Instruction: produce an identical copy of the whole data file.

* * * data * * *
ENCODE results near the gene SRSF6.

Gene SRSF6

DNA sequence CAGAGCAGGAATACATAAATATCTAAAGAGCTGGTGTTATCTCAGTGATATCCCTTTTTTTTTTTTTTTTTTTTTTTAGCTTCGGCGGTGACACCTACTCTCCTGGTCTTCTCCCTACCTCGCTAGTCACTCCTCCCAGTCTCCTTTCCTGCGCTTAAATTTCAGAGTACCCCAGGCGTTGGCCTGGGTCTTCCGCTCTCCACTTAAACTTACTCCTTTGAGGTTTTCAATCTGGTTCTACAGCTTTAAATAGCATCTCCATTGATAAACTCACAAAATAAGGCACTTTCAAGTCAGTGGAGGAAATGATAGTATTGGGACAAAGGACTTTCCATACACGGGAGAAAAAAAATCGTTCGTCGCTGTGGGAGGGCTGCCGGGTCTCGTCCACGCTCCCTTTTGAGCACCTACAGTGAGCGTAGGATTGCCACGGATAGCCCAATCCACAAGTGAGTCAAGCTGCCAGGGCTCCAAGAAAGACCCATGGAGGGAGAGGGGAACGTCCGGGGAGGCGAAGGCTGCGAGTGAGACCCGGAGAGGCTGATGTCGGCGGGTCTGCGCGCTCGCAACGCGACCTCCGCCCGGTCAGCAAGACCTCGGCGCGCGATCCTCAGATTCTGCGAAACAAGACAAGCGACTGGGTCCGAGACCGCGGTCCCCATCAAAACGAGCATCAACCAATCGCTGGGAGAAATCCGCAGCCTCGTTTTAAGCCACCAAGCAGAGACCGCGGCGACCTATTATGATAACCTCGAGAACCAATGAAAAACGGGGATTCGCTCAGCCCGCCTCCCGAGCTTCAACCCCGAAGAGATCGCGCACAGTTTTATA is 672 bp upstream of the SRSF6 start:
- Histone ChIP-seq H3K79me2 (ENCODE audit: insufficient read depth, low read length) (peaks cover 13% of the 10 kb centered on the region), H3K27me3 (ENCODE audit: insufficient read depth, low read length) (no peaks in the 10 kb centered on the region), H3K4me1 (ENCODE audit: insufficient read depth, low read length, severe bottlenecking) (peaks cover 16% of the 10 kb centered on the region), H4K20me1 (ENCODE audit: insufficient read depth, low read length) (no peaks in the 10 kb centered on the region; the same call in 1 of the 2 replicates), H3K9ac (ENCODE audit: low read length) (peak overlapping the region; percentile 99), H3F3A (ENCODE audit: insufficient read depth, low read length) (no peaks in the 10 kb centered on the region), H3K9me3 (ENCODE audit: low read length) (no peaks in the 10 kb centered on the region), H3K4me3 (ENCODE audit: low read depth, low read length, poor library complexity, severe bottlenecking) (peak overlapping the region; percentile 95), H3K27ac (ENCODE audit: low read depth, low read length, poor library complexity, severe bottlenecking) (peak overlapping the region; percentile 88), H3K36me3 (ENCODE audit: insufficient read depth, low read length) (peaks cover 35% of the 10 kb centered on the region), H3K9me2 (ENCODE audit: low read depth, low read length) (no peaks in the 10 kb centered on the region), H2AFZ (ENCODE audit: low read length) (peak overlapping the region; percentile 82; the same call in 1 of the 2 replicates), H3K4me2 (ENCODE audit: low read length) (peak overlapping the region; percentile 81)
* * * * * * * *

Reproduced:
ENCODE results near the gene SRSF6.

Gene SRSF6

DNA sequence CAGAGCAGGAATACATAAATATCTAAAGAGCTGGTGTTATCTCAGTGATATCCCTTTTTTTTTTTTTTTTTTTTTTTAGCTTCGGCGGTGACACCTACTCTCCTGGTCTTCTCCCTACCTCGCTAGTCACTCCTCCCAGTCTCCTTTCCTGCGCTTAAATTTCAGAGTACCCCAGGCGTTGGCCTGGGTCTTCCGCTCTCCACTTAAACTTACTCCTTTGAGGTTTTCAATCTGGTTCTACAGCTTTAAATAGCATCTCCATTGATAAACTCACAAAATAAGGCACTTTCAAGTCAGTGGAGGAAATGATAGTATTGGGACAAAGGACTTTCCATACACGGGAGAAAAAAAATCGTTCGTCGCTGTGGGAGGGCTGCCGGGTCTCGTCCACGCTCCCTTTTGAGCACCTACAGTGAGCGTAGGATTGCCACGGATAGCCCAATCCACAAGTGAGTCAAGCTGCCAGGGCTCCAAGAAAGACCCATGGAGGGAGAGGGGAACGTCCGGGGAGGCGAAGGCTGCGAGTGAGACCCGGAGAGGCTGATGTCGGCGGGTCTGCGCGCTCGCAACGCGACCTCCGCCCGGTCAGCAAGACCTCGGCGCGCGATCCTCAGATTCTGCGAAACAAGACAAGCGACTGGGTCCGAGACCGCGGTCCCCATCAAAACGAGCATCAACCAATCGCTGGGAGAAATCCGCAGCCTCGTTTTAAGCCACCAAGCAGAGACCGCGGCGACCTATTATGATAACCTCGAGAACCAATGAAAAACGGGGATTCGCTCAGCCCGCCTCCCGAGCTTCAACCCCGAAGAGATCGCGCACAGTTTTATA is 672 bp upstream of the SRSF6 start:
- Histone ChIP-seq H3K79me2 (ENCODE audit: insufficient read depth, low read length) (peaks cover 13% of the 10 kb centered on the region), H3K27me3 (ENCODE audit: insufficient read depth, low read length) (no peaks in the 10 kb centered on the region), H3K4me1 (ENCODE audit: insufficient read depth, low read length, severe bottlenecking) (peaks cover 16% of the 10 kb centered on the region), H4K20me1 (ENCODE audit: insufficient read depth, low read length) (no peaks in the 10 kb centered on the region; the same call in 1 of the 2 replicates), H3K9ac (ENCODE audit: low read length) (peak overlapping the region; percentile 99), H3F3A (ENCODE audit: insufficient read depth, low read length) (no peaks in the 10 kb centered on the region), H3K9me3 (ENCODE audit: low read length) (no peaks in the 10 kb centered on the region), H3K4me3 (ENCODE audit: low read depth, low read length, poor library complexity, severe bottlenecking) (peak overlapping the region; percentile 95), H3K27ac (ENCODE audit: low read depth, low read length, poor library complexity, severe bottlenecking) (peak overlapping the region; percentile 88), H3K36me3 (ENCODE audit: insufficient read depth, low read length) (peaks cover 35% of the 10 kb centered on the region), H3K9me2 (ENCODE audit: low read depth, low read length) (no peaks in the 10 kb centered on the region), H2AFZ (ENCODE audit: low read length) (peak overlapping the region; percentile 82; the same call in 1 of the 2 replicates), H3K4me2 (ENCODE audit: low read length) (peak overlapping the region; percentile 81)